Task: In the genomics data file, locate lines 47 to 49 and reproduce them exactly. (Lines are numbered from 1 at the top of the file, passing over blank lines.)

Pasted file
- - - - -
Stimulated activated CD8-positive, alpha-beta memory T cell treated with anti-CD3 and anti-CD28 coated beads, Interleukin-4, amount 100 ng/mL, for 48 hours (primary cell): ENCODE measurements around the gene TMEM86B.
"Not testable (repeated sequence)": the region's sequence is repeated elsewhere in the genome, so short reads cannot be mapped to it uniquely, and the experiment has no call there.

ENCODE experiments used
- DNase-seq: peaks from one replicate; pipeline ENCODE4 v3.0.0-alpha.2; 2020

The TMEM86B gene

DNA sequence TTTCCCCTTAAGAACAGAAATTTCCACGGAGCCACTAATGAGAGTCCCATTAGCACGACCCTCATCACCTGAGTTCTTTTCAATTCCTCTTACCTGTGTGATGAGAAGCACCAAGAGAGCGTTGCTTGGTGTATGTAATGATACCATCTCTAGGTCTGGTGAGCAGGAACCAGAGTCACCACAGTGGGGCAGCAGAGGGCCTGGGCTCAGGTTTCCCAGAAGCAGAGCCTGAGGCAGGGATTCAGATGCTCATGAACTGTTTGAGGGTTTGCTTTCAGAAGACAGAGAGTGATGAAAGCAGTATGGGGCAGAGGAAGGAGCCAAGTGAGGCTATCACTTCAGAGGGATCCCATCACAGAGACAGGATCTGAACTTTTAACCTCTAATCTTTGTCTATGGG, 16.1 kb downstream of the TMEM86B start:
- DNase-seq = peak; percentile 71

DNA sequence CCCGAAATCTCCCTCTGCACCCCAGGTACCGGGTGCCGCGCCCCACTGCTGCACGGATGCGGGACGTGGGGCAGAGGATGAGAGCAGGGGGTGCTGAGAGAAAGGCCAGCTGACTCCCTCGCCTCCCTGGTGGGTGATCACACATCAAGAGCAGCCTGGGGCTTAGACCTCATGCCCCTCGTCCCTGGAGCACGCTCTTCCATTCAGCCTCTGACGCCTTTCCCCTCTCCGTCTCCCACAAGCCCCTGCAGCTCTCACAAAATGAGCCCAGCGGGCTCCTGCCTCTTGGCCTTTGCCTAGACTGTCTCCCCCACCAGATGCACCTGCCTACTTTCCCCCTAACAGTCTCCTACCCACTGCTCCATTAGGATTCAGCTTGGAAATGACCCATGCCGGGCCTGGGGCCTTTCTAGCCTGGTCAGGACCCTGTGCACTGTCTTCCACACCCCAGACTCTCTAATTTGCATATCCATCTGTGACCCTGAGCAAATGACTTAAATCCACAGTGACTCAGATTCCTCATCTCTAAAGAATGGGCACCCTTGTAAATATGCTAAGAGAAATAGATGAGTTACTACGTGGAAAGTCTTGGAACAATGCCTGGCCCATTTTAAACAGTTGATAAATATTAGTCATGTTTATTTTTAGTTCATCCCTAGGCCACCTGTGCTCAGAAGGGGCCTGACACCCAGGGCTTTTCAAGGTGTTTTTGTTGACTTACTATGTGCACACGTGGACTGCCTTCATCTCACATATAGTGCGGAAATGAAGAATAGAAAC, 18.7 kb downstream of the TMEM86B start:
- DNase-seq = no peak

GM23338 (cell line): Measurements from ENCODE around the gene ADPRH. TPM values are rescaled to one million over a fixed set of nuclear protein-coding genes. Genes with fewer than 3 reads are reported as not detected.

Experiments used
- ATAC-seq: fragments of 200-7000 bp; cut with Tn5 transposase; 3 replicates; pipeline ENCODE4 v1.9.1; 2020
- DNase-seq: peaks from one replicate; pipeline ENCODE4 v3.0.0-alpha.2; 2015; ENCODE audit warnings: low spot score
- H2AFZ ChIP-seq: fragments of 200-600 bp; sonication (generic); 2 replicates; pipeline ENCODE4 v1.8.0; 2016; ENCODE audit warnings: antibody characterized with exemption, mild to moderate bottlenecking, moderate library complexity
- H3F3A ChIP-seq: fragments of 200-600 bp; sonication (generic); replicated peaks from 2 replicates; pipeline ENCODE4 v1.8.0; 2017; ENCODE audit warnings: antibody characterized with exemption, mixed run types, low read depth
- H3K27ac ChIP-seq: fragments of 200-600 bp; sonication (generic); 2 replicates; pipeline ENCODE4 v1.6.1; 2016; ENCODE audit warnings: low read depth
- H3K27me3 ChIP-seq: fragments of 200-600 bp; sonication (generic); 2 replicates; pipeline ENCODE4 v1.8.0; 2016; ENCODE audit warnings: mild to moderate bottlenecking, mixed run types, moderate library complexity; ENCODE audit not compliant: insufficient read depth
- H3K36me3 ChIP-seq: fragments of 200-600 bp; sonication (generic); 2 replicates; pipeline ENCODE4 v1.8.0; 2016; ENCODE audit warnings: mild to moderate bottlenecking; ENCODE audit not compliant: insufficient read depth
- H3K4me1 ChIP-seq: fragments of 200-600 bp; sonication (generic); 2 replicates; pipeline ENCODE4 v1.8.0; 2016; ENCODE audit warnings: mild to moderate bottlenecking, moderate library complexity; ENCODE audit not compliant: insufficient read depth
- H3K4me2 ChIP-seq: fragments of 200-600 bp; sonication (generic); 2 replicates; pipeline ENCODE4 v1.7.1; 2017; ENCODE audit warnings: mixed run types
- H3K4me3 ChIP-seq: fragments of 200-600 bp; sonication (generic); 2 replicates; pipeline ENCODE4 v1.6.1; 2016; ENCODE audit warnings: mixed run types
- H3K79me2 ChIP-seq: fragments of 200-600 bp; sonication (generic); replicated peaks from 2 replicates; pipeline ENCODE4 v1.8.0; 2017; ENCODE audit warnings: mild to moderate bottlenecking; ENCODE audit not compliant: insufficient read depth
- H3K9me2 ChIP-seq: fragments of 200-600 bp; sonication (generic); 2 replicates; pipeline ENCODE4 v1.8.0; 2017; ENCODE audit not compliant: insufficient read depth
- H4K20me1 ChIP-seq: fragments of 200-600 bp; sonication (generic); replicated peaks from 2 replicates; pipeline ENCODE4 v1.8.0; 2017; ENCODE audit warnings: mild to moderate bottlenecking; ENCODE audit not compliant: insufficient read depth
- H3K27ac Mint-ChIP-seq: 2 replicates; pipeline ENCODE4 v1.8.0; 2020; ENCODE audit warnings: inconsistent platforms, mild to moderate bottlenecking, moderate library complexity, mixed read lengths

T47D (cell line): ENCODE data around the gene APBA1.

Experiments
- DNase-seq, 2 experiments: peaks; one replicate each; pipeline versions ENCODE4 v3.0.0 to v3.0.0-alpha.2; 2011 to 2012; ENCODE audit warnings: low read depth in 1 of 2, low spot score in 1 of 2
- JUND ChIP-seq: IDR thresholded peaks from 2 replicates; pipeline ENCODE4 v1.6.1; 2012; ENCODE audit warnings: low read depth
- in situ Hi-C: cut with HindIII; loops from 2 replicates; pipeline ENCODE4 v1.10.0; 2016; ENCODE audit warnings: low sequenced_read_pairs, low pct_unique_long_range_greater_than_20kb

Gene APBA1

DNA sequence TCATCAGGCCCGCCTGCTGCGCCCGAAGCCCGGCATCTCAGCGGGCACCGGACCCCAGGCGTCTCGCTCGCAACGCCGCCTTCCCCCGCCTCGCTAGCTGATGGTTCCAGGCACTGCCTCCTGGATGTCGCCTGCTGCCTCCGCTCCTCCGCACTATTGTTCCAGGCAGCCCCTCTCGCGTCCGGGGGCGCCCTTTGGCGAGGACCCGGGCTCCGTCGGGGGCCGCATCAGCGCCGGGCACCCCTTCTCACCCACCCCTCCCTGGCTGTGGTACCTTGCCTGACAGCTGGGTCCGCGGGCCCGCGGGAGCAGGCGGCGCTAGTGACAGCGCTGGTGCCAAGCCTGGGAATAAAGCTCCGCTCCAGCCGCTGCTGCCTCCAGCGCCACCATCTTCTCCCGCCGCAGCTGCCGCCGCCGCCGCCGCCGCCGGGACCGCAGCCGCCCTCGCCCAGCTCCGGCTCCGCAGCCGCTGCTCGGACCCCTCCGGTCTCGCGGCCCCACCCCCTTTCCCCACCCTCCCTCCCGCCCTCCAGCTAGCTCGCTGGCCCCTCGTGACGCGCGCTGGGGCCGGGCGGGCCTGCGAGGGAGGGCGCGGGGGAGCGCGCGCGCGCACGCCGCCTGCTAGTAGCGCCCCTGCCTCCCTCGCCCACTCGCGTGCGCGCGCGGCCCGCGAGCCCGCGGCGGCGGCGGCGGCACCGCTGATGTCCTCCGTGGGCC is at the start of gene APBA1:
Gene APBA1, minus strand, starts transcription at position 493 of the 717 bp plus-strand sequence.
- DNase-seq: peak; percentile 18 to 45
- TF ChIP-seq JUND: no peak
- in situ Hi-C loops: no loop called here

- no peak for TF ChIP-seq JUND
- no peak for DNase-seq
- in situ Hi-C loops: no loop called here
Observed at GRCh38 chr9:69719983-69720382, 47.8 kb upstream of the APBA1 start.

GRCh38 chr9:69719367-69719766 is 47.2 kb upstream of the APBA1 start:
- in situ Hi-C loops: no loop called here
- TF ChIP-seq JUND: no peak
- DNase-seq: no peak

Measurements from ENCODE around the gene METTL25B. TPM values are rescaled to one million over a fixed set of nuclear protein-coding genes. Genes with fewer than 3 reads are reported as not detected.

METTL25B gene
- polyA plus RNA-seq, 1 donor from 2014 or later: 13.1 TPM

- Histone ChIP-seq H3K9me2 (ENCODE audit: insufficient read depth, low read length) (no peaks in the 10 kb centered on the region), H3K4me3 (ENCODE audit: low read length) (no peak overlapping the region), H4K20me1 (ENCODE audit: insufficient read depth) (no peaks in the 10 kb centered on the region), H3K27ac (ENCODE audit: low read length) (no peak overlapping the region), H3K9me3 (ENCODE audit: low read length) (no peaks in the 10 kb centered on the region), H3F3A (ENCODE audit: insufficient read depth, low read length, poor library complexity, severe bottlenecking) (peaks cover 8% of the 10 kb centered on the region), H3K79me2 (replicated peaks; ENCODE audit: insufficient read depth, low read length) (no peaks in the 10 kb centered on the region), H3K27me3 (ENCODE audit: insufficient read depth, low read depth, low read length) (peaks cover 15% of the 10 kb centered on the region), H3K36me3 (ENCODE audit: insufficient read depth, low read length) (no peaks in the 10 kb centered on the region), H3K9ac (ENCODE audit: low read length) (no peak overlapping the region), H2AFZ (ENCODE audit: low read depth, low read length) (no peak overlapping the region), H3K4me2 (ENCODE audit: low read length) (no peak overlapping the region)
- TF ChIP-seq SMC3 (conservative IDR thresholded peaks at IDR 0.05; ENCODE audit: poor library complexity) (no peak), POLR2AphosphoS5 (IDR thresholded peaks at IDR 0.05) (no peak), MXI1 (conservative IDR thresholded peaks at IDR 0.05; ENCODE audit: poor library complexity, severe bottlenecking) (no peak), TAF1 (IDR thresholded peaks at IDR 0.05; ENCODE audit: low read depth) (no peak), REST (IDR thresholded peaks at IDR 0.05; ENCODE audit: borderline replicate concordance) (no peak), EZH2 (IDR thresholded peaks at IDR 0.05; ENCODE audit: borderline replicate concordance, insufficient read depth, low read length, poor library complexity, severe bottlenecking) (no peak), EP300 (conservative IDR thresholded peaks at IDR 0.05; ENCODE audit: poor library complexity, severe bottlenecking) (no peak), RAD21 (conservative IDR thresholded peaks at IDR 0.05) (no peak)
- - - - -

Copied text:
- polyA plus RNA-seq, 1 donor from 2014 or later: 13.1 TPM

- Histone ChIP-seq H3K9me2 (ENCODE audit: insufficient read depth, low read length) (no peaks in the 10 kb centered on the region), H3K4me3 (ENCODE audit: low read length) (no peak overlapping the region), H4K20me1 (ENCODE audit: insufficient read depth) (no peaks in the 10 kb centered on the region), H3K27ac (ENCODE audit: low read length) (no peak overlapping the region), H3K9me3 (ENCODE audit: low read length) (no peaks in the 10 kb centered on the region), H3F3A (ENCODE audit: insufficient read depth, low read length, poor library complexity, severe bottlenecking) (peaks cover 8% of the 10 kb centered on the region), H3K79me2 (replicated peaks; ENCODE audit: insufficient read depth, low read length) (no peaks in the 10 kb centered on the region), H3K27me3 (ENCODE audit: insufficient read depth, low read depth, low read length) (peaks cover 15% of the 10 kb centered on the region), H3K36me3 (ENCODE audit: insufficient read depth, low read length) (no peaks in the 10 kb centered on the region), H3K9ac (ENCODE audit: low read length) (no peak overlapping the region), H2AFZ (ENCODE audit: low read depth, low read length) (no peak overlapping the region), H3K4me2 (ENCODE audit: low read length) (no peak overlapping the region)
- TF ChIP-seq SMC3 (conservative IDR thresholded peaks at IDR 0.05; ENCODE audit: poor library complexity) (no peak), POLR2AphosphoS5 (IDR thresholded peaks at IDR 0.05) (no peak), MXI1 (conservative IDR thresholded peaks at IDR 0.05; ENCODE audit: poor library complexity, severe bottlenecking) (no peak), TAF1 (IDR thresholded peaks at IDR 0.05; ENCODE audit: low read depth) (no peak), REST (IDR thresholded peaks at IDR 0.05; ENCODE audit: borderline replicate concordance) (no peak), EZH2 (IDR thresholded peaks at IDR 0.05; ENCODE audit: borderline replicate concordance, insufficient read depth, low read length, poor library complexity, severe bottlenecking) (no peak), EP300 (conservative IDR thresholded peaks at IDR 0.05; ENCODE audit: poor library complexity, severe bottlenecking) (no peak), RAD21 (conservative IDR thresholded peaks at IDR 0.05) (no peak)